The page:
Merely by her singular existence, Miss Eckhart challenges the prevailing ways that Morganans live. But whether or not Miss Eckhart’s way of living is an alternative model to the potential for claustrophobia within family and community, Welty leaves open. On one hand, Miss Eckhart’s life seems ideal. She is free to follow her own passion and art, and as the town’s piano teacher she shepherds most of the children through their beginning and intermediate keyboard repertoire. Thus as a music teacher, she has the pleasure of her music and the added pleasure of being with children. On the other hand, Miss Eckhart does not seem happy or at peace with her life. When one of her pupils, Cassie Morrison, reflects in “June Recital” upon Miss Eckhart and her legacy, she reports various rumors about Miss Eckhart’s failed relationships. It is rumored that “She had been sweet on Mr. Hal Sissum, who clerked in the shoe department of Spights’ store” (CS 296). As far as Cassie knows, the two never even dated. When Mr. Sissum drowns, Miss Eckhart “would have gone headlong into the red clay hole” (CS 299) of his grave if the minister hadn’t grabbed her. This silent but powerful outpouring of grief suggests that Miss Eckhart harbors an equally powerful feeling for Mr. Sissum; she may, after all, wish to have a family, to “fit it” into Morgana. Mr. Sissum’s death slams the door on this possibility.

Miss Eckhart lives alone with her mother. After the funeral, we begin to realize what an unhappy life Miss Eckhart leads, from the devastating sadness of the narrator’s comment that Miss Eckhart is “a poor unwanted teacher and unmarried.... Of course her only associates from first to last were children; not counting Miss Snowdie” (her landlord; CS 306-07). Cassie reports seeing her slap her mother viciously, and “Then stories began to be told of what Miss Eckhart had really done to her old mother.... Some people said Miss Eckhart killed her mother with opium” (CS 307). Whether or not these rumors are true, they offer a glimpse into the kind of atmosphere in which Miss Eckhart exists in Morgana. The community is not kind to her, and Cassie concludes that “Her love never did anybody any good” (CS 307). What seems on the surface to be a potentially enriching life of following one’s artistic passion and passing that passion on to the young, becomes in the fishbowl of Morgana just as devastating an experience for Miss Eckhart as for any other Welty character caught within a closely-guarded family. Miss Eckhart dies alone in a mental institution in Jackson, which reminds us of Lily Daw, en route to a mental institution until her suspect husband-to-be arrives at the train station and plucks her off the train. If we look only to Miss Eckhart, Lily Daw, and characters like them, the choice for a life within a sheltering community—the very life that Welty herself led—seems to be no choice at all: either marriage or a mental ward.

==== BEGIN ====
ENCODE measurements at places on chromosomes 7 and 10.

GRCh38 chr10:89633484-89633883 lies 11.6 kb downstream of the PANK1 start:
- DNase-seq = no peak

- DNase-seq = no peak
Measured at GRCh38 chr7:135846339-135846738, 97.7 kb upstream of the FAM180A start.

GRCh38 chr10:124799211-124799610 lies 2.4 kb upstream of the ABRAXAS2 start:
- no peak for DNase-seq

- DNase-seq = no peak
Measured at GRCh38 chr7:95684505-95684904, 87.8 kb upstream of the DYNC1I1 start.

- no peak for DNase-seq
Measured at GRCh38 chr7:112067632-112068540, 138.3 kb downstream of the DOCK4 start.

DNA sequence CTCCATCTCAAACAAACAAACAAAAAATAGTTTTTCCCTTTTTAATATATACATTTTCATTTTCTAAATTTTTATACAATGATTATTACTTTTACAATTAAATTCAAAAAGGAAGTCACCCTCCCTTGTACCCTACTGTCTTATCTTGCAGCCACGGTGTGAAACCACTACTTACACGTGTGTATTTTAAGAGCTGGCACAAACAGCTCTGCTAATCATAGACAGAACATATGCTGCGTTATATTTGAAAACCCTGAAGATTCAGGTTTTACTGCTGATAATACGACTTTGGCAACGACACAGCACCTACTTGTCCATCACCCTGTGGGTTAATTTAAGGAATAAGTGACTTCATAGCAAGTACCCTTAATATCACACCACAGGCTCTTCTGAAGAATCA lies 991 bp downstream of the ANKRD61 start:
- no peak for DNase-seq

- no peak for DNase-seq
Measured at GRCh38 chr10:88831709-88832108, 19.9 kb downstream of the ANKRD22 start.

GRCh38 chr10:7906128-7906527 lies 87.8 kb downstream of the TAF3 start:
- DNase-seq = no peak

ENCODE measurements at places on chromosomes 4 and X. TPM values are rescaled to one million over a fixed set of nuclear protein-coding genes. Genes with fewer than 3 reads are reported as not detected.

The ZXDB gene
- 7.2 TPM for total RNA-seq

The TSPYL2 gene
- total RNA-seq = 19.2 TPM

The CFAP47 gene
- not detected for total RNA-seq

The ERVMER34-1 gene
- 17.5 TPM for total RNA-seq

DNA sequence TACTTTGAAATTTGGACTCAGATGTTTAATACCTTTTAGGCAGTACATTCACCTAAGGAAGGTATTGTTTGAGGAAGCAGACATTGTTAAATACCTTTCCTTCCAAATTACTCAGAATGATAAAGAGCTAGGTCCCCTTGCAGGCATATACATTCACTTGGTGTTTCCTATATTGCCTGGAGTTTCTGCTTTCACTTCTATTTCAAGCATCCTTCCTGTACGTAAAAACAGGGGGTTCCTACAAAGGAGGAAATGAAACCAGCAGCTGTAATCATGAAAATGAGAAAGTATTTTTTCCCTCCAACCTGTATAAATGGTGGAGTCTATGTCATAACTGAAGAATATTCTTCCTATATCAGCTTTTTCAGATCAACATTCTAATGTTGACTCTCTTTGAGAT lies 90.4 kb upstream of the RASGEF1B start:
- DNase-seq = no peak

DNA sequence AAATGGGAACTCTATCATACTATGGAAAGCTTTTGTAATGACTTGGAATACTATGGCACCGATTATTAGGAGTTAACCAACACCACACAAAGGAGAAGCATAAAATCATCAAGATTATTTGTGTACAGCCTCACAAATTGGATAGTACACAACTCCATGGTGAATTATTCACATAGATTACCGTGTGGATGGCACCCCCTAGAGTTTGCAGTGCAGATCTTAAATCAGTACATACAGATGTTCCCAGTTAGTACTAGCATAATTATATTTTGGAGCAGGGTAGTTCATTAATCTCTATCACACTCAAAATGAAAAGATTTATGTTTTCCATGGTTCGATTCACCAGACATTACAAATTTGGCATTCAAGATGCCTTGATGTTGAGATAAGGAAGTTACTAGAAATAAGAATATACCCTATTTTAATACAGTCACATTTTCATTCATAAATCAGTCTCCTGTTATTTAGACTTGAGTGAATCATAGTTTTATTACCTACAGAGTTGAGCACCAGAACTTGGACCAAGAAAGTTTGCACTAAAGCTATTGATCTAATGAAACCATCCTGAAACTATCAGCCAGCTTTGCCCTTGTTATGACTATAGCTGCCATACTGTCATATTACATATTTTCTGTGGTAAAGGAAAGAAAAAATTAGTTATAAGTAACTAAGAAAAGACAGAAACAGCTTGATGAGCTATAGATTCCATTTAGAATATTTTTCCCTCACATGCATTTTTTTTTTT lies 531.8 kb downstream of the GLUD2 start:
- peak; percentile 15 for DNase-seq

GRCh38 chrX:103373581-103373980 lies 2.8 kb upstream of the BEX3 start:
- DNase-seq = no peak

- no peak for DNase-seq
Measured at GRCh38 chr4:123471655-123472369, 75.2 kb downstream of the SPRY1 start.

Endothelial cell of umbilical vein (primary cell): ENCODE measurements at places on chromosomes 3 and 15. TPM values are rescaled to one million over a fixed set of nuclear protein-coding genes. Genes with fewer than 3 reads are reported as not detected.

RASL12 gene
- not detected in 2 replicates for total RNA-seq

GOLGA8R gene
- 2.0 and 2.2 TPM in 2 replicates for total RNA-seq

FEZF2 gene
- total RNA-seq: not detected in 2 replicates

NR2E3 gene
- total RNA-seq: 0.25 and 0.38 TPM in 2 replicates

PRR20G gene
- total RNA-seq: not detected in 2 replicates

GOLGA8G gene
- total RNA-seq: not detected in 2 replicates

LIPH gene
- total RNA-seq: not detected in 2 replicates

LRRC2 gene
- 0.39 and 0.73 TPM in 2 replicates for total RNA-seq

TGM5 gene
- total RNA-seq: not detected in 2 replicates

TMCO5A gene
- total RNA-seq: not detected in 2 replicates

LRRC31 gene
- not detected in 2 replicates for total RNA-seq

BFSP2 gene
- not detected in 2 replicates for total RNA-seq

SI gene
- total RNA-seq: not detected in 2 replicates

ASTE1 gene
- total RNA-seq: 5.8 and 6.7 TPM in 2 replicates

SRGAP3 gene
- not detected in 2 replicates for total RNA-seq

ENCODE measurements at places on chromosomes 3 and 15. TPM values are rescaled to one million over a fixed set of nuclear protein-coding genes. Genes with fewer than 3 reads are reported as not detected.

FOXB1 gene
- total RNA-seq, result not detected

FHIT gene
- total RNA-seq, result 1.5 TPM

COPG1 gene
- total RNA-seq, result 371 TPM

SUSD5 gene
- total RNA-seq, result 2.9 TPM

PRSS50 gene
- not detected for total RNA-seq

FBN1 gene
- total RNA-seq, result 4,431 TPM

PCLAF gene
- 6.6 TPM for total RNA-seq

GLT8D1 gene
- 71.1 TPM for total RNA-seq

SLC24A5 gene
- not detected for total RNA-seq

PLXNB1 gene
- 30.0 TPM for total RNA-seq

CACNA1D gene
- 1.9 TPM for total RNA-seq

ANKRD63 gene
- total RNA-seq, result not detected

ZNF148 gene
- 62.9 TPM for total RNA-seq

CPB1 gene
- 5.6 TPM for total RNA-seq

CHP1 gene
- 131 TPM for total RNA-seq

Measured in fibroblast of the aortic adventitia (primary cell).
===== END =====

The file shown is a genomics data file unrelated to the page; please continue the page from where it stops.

Other individuals in The Golden Apples seem to survive the rigors of the intensely sheltered, myopic community better than Miss Eckhart, and give us a different view of community. Yet these are all members of the youngest generation of Morganans, and we are not shown in The Golden Apples how their lives will play out. Both Loch and Cassie Morrison early on thrive on their Morgana upbringing. As we see them in “June Recital” and in “Moon Lake,” each exudes in youth a level-headedness and balance of spirit that is rare in a Welty character. As a young adult, Loch leaves Morgana for New York, presumably for a contented life: “He likes it there,” Cassie says. Loch’s sister, however, stays in Morgana, teaching piano and obsessing over the suicide of her mother, (she plants hyacinth bulbs in a pattern that spells out her mother’s name), not as “happy” as her brother.

Unlike Loch and Cassie, Cassie’s friend Virgie Rainey has struggled under the scrutiny of Morgana. Her family is so poor that her mother dyes shoe strings with pokeberry juice to fashion for her a laced up collar like the one on the latest store-bought sailor blouse. All the town girls make fun of her poverty. Virgie also struggles within her family; her independent spirit allows her musical ability to shine—she is Miss Eckhart’s star pupil—yet music and the arts are totally beyond her family’s grasp. The goats are allowed into the parlor in the Rainey house, where they snack on Virgie’s old practice piano.